Empirical Performance Analysis of Bus Speed and Delay at Intersections for Emerging Spot Improvement Programs

Document Type

Journal Article

Publication Date


Subject Area

place - north america, place - urban, mode - bus, technology - automatic vehicle monitoring, technology - geographic information systems, planning - service improvement, operations - performance, operations - traffic, infrastructure - bus/tram priority, infrastructure - traffic signals


Bus, Performance, Traffic signal timing, Traffic delay


Many North American cities are increasingly interested in implementing small-scale localized spot treatments to surface routes as a simpler approach than top-down, disruptive route change, or redesign. This research seeks to support the identification of effective spot treatments at intersections using a systematic, data-driven approach. By analyzing key bus performance indicators in Toronto, this study developed insights into factors affecting peak-period bus speeds and delays at the segment and intersection levels for a wide variety of route and intersection configurations across eight high-frequency routes. Candidate treatments were then identified to improve bus performance. Data were sourced from the automatic vehicle location system, general transit feed specification, and a specialized ride check and GPS survey. Features of the approaches of 100 signalized intersections along the study routes were analyzed using K-means clustering, ordinary least squares regression, and regression trees, with target variables as their morning and evening peak operating speeds, segment-level delays, and signal delays. The results showed that long signal split is a significant contributor to higher operating speeds and lower delays, suggesting signal timing adjustments are an effective treatment. Clustering analysis suggested turning restrictions, particularly for right turns at intersections with near-side stops, could be effective, since turning volumes of similarly configured intersections were lower at locations with better transit performance. Regression analyses showed that queue jump lanes are an effective treatment if signal timing plans cannot be adjusted. The results from this study are intended to assist in informing transit authorities wishing to implement future spot improvement programs.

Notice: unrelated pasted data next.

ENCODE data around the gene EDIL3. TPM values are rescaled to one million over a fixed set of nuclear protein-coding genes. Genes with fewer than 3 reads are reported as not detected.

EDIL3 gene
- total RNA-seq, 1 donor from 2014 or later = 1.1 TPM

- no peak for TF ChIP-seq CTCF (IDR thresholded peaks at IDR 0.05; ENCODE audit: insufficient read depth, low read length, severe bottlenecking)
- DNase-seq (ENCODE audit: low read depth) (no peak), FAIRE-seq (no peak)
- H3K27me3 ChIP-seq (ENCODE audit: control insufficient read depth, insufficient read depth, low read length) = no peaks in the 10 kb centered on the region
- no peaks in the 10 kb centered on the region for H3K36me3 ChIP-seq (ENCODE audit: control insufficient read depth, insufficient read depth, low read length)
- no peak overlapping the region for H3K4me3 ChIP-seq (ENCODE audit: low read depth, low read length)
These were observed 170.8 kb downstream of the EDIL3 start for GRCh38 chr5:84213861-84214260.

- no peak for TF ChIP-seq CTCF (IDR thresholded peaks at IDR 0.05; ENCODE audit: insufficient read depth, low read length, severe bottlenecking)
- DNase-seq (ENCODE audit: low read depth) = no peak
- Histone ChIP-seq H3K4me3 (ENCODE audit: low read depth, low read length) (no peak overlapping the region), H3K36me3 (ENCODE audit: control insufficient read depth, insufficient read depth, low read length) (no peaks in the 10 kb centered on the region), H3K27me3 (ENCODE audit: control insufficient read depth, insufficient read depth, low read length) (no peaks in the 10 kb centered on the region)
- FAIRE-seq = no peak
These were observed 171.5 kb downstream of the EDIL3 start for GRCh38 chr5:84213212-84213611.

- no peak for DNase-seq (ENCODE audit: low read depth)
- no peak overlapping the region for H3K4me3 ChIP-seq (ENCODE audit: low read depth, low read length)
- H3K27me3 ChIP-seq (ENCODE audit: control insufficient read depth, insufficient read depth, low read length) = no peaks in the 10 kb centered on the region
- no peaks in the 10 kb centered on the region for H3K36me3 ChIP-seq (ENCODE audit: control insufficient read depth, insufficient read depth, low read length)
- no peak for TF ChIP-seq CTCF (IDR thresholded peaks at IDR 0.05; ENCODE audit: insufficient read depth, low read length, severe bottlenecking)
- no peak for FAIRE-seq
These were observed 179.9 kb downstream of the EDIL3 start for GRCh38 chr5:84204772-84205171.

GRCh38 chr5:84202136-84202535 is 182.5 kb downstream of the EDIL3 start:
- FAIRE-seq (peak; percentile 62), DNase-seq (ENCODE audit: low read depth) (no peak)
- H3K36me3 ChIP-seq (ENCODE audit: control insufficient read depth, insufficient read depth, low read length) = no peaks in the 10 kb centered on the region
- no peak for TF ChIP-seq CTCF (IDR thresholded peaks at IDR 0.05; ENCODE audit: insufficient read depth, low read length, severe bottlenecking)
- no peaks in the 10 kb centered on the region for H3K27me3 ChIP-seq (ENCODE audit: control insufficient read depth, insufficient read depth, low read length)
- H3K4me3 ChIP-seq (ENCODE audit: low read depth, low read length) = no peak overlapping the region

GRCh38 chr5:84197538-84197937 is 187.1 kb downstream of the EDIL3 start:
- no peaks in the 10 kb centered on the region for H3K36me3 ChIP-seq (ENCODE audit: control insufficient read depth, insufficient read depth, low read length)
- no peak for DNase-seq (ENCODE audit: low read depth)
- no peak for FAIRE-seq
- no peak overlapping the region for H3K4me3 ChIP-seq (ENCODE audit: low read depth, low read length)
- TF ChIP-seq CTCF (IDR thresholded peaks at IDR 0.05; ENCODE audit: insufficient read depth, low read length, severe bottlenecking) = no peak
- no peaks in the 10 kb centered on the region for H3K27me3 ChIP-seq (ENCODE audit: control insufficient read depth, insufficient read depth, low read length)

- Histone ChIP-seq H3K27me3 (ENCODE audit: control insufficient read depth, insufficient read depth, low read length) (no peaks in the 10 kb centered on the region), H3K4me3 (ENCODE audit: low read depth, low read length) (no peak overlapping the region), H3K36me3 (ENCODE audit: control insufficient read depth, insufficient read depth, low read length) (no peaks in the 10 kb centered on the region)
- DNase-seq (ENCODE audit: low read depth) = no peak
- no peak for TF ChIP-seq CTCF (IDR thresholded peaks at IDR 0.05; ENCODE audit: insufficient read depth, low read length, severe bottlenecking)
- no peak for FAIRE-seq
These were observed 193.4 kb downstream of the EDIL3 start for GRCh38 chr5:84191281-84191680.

Permission to publish the abstract has been given by SAGE, copyright remains with them.